Had Katana ZERO merely been a fantastic stealth action game devoid of a meaningful story, it would still be an easy recommendation. So it also offering an expertly penned psychological neo-noir story not only elevates but compliments the entire experience. The player’s plight to uncover their traumatic past is one that begins simply enough yet quickly presents many more intriguing questions. Snippets of backstory are uncovered during therapy sessions or visits to your dilapidated apartment in-between missions. While at the time these snippets of information may be confusing, all the puzzle pieces fit into place by the end. It isn’t merely rediscovering the past, but interpreting the present. The narrative frequently challenges the player’s understanding of their realities, with the concept of an unreliable narrator being called into question in more ways than one.
The player does have some impact on how their story plays out through the dialogue tree. Frequently faced with dialogue options during conversation, selecting one of three options results in varying conversation paths, and will affect the outcome of some sequences. In one mission, a hotel receptionist questioned my samurai outfit. Instead of ignoring her, I opted to give a lengthy lie about cosplaying as an obscure anime character. At the time, this was a humorous interaction and nothing more. It wasn’t until I was leaving the hotel, covered in my recently slain target’s blood, that a police officer questioned my appearance. Just as I expected a fight to break out, the receptionist interjected explaining that I was a cosplayer and not a crazed killer. The officer bought this and allowed me to leave the lobby peacefully. Moments like this make the dialogue option more than a simple extension of the narrative, as the player’s decisions can have a meaningful impact on their progression.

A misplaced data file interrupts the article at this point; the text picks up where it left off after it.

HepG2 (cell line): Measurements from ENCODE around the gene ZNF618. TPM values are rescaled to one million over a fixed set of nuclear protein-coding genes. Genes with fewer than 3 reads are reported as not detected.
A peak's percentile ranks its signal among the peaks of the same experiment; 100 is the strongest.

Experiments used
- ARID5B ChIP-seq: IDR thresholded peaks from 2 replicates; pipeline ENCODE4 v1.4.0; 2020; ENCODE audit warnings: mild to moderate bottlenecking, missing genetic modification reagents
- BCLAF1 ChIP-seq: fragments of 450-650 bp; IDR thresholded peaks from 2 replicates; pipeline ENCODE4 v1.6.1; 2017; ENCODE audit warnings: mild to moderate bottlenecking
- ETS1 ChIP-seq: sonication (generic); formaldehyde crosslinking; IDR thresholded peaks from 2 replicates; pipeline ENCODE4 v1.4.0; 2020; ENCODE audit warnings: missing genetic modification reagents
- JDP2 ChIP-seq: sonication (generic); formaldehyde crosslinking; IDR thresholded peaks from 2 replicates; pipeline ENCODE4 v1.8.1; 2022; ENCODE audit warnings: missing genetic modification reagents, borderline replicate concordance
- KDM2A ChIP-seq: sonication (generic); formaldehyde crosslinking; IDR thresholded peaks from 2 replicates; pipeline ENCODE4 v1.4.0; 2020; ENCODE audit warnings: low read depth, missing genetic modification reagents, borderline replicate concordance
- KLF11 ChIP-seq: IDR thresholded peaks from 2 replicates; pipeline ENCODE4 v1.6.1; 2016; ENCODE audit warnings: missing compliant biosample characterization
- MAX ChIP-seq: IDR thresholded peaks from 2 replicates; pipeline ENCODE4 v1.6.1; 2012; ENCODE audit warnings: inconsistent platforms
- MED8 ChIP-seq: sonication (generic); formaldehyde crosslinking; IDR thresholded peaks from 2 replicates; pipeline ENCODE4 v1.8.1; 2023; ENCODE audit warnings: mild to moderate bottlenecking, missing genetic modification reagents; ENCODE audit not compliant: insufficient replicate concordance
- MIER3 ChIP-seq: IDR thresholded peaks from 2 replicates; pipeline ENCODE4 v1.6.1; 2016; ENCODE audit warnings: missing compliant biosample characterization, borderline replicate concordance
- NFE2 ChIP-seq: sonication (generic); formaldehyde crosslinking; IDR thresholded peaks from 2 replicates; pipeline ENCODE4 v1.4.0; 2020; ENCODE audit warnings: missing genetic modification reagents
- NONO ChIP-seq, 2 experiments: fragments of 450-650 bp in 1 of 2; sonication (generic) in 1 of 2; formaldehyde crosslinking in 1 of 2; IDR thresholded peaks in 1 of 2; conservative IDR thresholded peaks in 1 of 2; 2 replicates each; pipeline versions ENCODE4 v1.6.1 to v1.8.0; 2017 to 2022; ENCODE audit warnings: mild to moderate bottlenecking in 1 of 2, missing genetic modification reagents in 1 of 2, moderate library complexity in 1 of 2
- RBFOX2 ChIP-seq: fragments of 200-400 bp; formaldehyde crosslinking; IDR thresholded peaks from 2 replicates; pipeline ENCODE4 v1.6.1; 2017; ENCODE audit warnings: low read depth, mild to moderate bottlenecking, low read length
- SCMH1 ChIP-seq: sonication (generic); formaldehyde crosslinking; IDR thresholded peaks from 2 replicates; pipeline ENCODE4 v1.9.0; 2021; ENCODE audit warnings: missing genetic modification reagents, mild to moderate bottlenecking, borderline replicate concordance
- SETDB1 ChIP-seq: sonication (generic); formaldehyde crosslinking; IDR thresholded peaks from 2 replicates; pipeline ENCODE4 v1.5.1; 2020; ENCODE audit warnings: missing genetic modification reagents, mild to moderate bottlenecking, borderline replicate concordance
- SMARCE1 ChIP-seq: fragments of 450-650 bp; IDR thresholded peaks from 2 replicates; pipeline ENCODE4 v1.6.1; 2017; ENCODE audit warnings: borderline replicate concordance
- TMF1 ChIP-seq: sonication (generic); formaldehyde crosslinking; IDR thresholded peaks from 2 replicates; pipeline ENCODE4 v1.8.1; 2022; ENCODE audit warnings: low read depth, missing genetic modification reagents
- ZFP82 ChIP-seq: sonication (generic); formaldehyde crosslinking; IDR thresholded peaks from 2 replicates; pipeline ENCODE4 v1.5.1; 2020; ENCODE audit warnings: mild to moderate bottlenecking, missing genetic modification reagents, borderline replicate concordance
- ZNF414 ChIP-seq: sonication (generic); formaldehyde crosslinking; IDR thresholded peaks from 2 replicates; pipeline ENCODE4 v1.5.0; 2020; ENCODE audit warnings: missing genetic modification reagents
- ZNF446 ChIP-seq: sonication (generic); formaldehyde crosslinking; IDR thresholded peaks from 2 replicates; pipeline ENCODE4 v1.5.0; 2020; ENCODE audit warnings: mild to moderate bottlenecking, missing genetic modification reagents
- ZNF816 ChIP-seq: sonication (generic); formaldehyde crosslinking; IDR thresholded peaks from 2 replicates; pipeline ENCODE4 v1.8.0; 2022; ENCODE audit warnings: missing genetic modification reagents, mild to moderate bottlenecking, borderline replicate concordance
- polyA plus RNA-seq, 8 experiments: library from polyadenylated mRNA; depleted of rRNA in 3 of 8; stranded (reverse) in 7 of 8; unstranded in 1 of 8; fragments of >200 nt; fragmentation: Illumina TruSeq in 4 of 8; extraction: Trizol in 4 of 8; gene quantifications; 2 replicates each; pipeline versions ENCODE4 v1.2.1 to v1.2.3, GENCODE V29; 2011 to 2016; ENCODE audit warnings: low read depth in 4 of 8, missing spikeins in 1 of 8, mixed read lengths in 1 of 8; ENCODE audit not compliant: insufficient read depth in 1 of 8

Through the entire experience, Katana ZERO exudes a familiar but pleasing aesthetic and noir tone. It’s a gritty, yet illuminated neon city filled with unsavory characters who are a reflection of the run-down metropolis. Its environments are simple in their construction, but the minor details that populate the world give it life. Whether it’s your character switching on their walkman, blasting synth heavy 80s techno before every mission, or removing his katana before sitting down, the developer’s dedication to bringing this world to life is fiercely apparent.
My only complaint is that there isn’t more of it. It only takes about four hours to complete, but I am already planning to return to it to discover alternate dialogue options and to bask in its terrific gameplay. It’s a game that, from the outside, skeptics could dismiss as “just another neon pixelated action game,” which the indie space certainly has an abundance of. But Katana ZERO’s almost unprecedented level of polish, lightning-fast gameplay, and thought-provoking story make it one of the year’s best indie games.
Katana ZERO is pixelated samurai bliss, delivering one of the most impressively polished narrative and gameplay experiences of the year.